Injured Vets Find Relief, Solace in Gaming

Injured Vets Find Relief, Solace in Gaming

War veterans at Walter Reed are finding relaxation - and rehabilitation - through videogames.

Mike Musgrove, a tech columnist at the Washington Post, penned a fairly extensive piece on Sunday on the strong popularity of gaming among injured war veterans at Walter Reed and beyond.

The columnist paid a recent visit to the medical facility, where a non-profit group that provides services to veterans, called Cause, helped organize a monthly gaming event.

PlayStation 3 and Nintendo Wii consoles, running on donated widescreen television sets, drew the attention of attendees, who played titles ranging from Guitar Hero 2 to golf games from the Tiger Woods series.

Musgrove noted that for some Iraq returnees, the hand-helds and the Wii control device provided not just relaxation, but a form of rehabilitation.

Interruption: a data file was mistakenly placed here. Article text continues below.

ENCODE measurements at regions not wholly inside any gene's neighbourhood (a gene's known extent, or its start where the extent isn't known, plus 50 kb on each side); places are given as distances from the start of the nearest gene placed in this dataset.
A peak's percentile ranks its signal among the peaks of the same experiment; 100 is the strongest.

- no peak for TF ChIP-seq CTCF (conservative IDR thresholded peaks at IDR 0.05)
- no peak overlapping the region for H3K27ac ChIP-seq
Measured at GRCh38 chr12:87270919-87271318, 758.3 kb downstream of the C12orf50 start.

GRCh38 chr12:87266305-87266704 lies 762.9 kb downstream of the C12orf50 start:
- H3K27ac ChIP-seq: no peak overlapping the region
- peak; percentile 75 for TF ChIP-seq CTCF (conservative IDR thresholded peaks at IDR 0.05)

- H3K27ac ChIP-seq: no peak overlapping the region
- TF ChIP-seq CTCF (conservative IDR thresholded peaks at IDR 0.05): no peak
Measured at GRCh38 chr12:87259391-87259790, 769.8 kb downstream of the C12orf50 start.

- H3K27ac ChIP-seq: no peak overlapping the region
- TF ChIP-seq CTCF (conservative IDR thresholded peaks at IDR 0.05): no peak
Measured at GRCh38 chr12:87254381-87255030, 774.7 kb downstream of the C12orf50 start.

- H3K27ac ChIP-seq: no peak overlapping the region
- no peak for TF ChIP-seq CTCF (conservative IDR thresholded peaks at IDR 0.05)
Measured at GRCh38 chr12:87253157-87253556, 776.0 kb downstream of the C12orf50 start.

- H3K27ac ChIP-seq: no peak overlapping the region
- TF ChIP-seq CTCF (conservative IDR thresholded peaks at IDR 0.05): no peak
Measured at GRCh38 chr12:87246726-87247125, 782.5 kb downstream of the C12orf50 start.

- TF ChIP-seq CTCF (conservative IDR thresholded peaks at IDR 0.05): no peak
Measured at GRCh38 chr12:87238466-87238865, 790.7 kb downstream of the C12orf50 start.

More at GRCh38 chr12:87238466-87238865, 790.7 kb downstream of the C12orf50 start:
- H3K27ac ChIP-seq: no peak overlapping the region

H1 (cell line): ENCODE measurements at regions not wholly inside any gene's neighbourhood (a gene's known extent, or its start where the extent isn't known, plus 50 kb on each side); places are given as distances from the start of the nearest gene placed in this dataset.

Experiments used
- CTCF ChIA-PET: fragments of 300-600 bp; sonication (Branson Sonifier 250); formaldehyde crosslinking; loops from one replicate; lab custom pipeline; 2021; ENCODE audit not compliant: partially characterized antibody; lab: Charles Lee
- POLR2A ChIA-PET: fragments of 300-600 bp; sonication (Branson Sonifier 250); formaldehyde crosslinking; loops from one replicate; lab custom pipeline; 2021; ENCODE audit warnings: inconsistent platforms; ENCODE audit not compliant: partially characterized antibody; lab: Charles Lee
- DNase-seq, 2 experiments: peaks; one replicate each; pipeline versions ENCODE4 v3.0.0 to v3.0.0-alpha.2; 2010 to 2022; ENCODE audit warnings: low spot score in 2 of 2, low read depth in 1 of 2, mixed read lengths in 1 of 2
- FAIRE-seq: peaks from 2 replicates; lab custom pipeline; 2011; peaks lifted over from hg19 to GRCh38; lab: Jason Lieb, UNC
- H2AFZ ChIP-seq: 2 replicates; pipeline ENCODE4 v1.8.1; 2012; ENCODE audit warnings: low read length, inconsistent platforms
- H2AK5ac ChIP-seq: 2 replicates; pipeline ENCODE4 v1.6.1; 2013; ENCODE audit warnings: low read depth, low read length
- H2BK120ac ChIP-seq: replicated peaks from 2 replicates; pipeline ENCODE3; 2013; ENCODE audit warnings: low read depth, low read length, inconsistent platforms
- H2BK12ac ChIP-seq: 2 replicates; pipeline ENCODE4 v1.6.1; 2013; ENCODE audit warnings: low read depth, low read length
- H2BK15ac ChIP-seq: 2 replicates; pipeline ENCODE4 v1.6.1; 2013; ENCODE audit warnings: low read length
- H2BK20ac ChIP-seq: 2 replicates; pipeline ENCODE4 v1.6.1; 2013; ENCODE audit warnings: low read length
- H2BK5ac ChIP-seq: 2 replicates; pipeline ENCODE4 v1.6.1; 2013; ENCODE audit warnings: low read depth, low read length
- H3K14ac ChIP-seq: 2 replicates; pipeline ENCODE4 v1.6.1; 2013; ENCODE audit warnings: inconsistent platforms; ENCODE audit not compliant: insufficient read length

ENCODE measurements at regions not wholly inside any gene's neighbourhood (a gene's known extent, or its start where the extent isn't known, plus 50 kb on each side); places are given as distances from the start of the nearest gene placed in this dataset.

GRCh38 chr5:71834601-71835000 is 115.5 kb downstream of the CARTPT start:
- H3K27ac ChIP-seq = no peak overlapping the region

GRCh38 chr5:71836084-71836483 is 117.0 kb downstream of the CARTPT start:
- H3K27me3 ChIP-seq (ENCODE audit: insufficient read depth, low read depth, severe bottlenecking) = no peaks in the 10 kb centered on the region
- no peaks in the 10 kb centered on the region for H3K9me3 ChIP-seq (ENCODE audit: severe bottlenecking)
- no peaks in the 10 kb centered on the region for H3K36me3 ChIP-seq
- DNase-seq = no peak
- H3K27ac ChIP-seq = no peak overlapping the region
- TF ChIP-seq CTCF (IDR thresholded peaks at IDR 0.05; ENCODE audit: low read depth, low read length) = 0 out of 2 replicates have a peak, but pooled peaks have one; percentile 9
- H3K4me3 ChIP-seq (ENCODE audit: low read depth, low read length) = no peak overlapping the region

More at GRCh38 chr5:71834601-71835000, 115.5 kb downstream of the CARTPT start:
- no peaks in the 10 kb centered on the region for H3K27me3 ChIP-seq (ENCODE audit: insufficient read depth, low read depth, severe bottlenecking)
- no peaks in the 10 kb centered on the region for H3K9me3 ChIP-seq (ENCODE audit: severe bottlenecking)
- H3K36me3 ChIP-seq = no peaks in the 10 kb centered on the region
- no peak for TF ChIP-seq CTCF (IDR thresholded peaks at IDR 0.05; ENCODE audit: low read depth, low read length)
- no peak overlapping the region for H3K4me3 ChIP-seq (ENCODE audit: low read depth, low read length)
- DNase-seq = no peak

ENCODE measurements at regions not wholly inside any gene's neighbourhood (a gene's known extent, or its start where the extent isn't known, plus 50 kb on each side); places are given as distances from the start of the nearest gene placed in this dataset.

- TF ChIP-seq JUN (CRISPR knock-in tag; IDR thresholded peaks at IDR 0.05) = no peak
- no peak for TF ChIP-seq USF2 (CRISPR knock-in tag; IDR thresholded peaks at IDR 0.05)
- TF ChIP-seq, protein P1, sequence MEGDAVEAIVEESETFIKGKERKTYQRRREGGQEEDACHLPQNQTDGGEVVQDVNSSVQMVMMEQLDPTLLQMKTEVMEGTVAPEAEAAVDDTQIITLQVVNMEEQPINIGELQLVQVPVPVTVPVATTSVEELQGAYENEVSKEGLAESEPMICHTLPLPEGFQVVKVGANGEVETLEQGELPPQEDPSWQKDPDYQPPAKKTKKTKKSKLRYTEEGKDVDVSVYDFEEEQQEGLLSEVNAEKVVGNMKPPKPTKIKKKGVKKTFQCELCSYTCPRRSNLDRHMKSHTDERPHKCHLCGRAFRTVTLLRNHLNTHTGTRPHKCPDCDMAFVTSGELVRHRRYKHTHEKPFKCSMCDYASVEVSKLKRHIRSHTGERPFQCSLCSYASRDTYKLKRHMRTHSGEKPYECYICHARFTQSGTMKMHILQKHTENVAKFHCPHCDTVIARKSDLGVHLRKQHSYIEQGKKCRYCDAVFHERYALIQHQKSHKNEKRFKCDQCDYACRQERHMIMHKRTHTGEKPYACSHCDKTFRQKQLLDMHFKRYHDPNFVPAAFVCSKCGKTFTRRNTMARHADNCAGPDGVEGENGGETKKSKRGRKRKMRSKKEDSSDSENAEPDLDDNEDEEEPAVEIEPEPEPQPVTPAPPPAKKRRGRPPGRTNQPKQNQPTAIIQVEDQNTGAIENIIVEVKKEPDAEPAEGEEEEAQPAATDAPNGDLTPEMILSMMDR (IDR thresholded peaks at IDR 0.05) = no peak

For others, it simply brought back a sense of normalcy:

Chuck Ziegenfuss, a major in the Army, was wounded in Iraq in 2005 and spent six months as an inpatient at the hospital. For soldiers who have just been hit with life-changing injuries, playing games helps reconnect with entertainment they enjoyed before they arrived at the military hospital, he said. When Ziegenfuss was in Iraq, he'd see guys come back in from a 20-hour mission and immediately pick up game controllers. Playing games again here "gives them back a sense that they're normal," he said.



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